Figure 5. Contrasting water colouration in the Southern Glacier Zone (A) and Northern Glacier Zone (B, photo shows Conwaybreen glacier front), due to different sediment loads and characteristics (photos: Laura Halbach). Normalised spectral irradiance Ed (λ) at 2 m water depth at 685 m distance to Kronebreen (C) and at 375 m distance to Conwaybreen (D) (Ed (PAR) 0.1 and 48.2 μmol photons m−2 s−1, respectively) with maximum downwelling irradiance in red (620–750 nm), green (495–570 nm), and yellow (570–590 nm) wavelengths, respectively.
The differences in suspended matter load and characteristics between the NGZ and SGZ were also reflected in diffuse attenuation coefficients, euphotic depths and downwelling irradiance levels (Table 1, Figures 2, 6). The diffuse attenuation coefficient, Kd (PAR), was higher in the SGZ compared to the NGZ (2.5 and 0.7 m−1, respectively; for multispectral light attenuation values, Kd (λ), see Table S4). Consequently, the mean euphotic depth (as 0.1% of surface irradiance) was 3 m in the SGZ compared to 9 m in the NGZ. The mean downwelling planar irradiance measured in the PAR range at depths within the euphotic layer was lower in the SGZ compared to the NGZ (13.4 and 50.1 μmol photons m−2 s−1, respectively; Table 1, see Figure S3 for vertical profiles of downwelling planar irradiances). Also, Ed (PUR) was lower in SGZ than in NGZ. Further, the light quality differed between the SGZ and NGZ (Figure 5). Spectral irradiance measurements at 2 m depth at the innermost stations show maximum downwelling irradiance in the red (620–750 nm) and green/yellow (495–570/570–590 nm) wavelengths in the SGZ and NGZ, respectively, consistent with the varying water colour (Figure 5). Despite higher mean suspended matter loads, the euphotic depth in the NGZ did not differ from that in the IZ, reflecting the effect of differences in sediment characteristics on light penetration (Figures 2, 6). The mixed layer depth was deeper than the euphotic depth in the SGZ and shallower in the NGZ (Figure 6).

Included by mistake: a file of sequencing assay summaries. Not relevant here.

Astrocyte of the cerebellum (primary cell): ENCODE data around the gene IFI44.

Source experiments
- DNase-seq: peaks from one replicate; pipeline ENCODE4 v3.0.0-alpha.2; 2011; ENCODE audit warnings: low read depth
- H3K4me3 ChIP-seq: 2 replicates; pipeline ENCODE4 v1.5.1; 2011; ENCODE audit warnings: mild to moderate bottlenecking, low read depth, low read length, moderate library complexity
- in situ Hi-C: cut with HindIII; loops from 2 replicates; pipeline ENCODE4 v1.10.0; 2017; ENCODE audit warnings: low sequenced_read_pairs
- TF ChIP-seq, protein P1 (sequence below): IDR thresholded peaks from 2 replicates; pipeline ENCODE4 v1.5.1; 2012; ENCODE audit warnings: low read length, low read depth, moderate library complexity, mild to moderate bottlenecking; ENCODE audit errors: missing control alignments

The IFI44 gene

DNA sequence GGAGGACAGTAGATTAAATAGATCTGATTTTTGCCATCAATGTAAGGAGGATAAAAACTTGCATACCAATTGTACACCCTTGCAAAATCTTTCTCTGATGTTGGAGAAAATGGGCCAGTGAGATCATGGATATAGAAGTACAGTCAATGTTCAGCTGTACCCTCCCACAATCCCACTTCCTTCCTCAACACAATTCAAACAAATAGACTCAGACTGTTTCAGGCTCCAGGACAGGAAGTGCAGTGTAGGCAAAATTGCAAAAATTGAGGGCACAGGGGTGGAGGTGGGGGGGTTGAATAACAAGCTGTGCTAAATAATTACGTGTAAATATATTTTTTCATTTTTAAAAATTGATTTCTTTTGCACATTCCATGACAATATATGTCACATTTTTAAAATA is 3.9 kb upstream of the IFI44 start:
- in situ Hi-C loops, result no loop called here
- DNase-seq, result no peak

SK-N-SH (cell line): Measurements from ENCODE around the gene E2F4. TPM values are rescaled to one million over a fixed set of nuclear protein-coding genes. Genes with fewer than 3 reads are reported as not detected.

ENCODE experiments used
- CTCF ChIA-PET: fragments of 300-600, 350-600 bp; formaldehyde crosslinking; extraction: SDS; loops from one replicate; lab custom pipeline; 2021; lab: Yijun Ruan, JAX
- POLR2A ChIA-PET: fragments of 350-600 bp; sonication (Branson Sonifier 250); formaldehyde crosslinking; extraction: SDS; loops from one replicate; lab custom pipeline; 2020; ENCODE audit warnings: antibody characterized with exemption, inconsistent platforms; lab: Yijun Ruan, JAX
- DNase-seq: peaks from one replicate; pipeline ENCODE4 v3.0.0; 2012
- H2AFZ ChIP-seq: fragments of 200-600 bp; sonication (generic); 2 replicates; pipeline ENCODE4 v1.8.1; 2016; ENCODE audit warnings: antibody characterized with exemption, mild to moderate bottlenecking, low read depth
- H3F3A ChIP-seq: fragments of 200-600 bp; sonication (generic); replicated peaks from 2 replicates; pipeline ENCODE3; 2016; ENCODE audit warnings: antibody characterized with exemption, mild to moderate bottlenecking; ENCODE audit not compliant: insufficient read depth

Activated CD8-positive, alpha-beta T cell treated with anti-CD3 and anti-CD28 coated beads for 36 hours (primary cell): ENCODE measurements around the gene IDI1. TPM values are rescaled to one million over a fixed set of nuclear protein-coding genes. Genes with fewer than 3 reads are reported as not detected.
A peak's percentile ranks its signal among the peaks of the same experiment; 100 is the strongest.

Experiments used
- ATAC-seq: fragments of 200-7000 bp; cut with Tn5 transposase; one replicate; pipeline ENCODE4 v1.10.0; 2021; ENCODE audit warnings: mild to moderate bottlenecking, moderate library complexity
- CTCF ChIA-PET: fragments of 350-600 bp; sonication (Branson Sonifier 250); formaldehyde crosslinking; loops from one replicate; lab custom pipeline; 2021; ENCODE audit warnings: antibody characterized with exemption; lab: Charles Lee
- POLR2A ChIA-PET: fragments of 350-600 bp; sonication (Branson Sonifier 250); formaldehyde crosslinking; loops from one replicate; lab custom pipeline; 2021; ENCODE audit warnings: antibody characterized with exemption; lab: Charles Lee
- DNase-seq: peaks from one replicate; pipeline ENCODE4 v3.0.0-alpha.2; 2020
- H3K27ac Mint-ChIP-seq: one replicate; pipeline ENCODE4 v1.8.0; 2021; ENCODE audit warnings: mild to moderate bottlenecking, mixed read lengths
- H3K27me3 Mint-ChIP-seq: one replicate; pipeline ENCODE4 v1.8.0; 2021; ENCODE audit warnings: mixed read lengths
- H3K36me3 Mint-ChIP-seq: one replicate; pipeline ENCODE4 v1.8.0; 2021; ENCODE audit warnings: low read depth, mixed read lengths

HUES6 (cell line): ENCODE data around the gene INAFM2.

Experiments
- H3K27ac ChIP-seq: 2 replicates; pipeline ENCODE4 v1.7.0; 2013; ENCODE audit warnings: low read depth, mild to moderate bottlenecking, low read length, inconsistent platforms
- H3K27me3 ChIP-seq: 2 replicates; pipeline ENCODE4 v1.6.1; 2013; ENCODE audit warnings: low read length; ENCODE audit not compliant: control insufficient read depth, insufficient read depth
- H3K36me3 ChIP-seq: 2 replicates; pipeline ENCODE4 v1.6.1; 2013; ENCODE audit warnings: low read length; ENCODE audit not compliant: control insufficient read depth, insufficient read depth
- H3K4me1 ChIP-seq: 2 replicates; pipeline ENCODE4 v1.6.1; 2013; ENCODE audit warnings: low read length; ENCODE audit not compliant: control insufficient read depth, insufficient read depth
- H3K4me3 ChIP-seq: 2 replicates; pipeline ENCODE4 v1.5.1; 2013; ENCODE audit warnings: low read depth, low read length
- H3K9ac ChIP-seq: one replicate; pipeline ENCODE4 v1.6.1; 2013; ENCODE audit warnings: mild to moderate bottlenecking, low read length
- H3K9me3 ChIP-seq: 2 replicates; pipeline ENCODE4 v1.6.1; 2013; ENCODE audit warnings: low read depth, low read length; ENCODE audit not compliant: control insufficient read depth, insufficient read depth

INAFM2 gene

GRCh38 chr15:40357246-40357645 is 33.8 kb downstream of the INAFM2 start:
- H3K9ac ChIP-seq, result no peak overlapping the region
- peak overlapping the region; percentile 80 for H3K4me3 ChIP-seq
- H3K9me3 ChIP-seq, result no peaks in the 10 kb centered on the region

Figure 6. Euphotic (A) and mixed layer (B) depths along transects perpendicular to the glacier fronts in Kongsfjorden. The thick line indicates local polynomial regression fit.
Surface nitrate, silicic acid, and ammonium concentrations were elevated in the inner fjord zones and decreased towards the mouth of Kongsfjorden (Figures 7A,C,D, left panels). In contrast, surface phosphate concentrations did not demonstrate a clear trend with distance from glacier fronts (Figure 7B, left panel). All nutrient concentrations were generally higher in AW than in SW (Figure 7, right panels). Phosphate and ammonium concentrations were higher in SGZ compared to NGZ, while silicic acid concentrations had the opposite pattern (Figure 7, mid panels). All nutrient concentrations generally increased with water depth, except for silicic acid (Table 1). Nutrient measurements from terrestrial glacial meltwater rivers revealed silicic acid concentrations of 5–12.5 mmol m−3 and phosphate concentrations of 0.02–0.18 mmol m−3 (Table 2, Figure 7, mid panels). Nitrate and ammonium concentrations were in a similar range (0.4–2.3 and 0.7–1.7 mmol m−3, respectively).